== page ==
Local 669's intention to take such legal and economic action as it deems appropriate and justified if these negotiations with your firm are unsuccessful.

Carpenter sent a letter in response to the Union on April 13. The company confirmed its belief that the parties were at an impasse. The letter stated

Since we are at an impasse and since the old contract has expired, we feel it necessary to put into effect a new schedule of wages and other benefits so that the employees will know where they stand.

A page of "Proposal Highlights" was attached to the letter. These proposals included various reductions in wages and benefits, including a reduction in wage rates for sprinkler fitters from $9.61 per hour to $7.50 per hour. The company noted that it intended to put the new schedule into effect on Monday, April 18, "and earnestly request that if you have any questions or comments concerning same that you contact us immediately." The next day, the company sent another letter indicating its intention to alter existing medical, pension and hospitalization benefits.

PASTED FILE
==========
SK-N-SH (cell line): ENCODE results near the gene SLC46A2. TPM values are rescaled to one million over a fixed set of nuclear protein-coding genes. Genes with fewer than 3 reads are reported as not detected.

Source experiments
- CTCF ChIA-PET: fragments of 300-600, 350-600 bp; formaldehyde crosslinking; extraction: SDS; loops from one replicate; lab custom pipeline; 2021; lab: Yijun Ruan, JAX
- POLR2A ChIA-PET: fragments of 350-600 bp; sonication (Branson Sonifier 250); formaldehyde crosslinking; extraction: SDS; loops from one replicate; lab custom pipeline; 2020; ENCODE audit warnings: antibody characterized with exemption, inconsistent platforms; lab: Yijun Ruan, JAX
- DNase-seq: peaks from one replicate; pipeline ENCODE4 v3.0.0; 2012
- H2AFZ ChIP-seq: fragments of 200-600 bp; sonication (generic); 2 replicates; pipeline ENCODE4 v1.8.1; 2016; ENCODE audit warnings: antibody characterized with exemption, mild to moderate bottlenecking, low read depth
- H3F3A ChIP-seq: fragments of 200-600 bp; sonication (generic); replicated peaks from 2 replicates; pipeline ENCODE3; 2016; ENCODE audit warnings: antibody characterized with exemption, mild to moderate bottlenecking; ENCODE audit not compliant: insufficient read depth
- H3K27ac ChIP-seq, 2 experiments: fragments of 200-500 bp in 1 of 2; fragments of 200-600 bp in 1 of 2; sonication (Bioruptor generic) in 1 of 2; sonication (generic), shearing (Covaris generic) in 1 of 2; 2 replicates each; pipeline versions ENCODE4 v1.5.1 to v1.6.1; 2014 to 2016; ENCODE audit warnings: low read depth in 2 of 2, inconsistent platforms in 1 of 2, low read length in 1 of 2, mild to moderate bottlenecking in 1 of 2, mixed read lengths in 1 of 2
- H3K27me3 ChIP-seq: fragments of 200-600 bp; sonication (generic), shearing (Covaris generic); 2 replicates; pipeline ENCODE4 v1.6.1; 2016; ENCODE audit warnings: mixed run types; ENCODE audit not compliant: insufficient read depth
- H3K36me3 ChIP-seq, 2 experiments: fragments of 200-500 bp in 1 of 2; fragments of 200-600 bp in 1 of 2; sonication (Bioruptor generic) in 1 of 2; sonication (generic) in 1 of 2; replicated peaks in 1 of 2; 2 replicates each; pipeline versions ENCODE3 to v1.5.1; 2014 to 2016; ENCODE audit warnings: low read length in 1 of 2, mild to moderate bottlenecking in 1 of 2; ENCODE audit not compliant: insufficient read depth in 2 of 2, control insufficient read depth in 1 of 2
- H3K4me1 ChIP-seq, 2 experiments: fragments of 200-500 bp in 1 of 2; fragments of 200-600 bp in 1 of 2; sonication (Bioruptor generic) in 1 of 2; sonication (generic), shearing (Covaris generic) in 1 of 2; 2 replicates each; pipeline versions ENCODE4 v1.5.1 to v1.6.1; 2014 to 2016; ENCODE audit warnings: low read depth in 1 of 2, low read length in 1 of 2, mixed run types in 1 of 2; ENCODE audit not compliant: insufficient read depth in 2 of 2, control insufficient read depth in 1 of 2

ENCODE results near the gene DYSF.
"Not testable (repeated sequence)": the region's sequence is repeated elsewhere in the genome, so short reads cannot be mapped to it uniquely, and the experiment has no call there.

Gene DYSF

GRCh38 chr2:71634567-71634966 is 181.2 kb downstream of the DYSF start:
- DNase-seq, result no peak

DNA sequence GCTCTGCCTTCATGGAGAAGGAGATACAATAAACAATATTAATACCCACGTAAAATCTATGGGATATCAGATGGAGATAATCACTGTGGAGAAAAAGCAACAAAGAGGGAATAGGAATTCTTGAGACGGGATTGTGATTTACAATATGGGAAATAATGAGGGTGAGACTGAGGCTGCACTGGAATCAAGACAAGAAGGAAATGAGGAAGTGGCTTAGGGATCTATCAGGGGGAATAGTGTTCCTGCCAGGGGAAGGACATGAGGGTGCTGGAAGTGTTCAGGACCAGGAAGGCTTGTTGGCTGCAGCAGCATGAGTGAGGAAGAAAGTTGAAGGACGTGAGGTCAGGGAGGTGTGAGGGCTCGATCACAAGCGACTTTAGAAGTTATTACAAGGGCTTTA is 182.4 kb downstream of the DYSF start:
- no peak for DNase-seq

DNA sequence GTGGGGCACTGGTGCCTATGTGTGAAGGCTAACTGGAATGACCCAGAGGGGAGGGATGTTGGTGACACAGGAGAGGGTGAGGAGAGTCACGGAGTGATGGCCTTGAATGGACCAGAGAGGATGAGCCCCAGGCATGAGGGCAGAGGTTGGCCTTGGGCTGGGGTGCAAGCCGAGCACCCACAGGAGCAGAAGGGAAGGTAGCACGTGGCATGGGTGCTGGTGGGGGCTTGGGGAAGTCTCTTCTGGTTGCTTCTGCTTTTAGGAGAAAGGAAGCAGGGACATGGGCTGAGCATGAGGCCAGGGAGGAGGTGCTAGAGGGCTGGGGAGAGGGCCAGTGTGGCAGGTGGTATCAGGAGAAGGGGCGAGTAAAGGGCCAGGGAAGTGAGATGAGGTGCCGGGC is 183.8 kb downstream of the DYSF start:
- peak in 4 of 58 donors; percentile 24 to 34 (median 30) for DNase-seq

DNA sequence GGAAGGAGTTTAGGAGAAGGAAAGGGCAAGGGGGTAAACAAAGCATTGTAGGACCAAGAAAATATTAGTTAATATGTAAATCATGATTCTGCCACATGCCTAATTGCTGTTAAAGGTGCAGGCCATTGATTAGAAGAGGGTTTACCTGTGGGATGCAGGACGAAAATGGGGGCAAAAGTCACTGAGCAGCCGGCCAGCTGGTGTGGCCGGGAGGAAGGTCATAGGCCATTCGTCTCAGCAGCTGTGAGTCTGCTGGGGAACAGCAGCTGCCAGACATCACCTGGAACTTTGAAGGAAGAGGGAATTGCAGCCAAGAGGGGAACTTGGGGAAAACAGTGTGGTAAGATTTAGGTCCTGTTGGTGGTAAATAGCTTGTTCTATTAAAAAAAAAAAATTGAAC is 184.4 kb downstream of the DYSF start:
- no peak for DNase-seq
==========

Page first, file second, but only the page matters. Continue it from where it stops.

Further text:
After discussions between the local representatives and the union officials in Washington, Union President Hanna ordered a strike. On April 18, all of the nineteen union employees went on strike. That same day, Carpenter implemented its changes in wages and benefits. Nine of the strikers returned to work in the next three months under the new terms.

After a complaint of unfair labor practice was filed by the Union, a hearing was held. Administrative Law Judge Zankel found that no impasse had actually existed, and so the employer had violated § 8(a)(1) and (5) by its unilateral changes in terms which amounted to a refusal to bargain in good faith. The Administrative Law Judge ("ALJ") ordered broad remedial action in the form of an order to bargain, reinstate striking workers with back pay, return wages, hours and other benefits to the Status quo ante in existence prior to April 18, 1977, and make retroactive payments to the Union welfare and pension funds, at the Union's request. On review, the National Labor Relations Board upheld the finding of violation based on no ...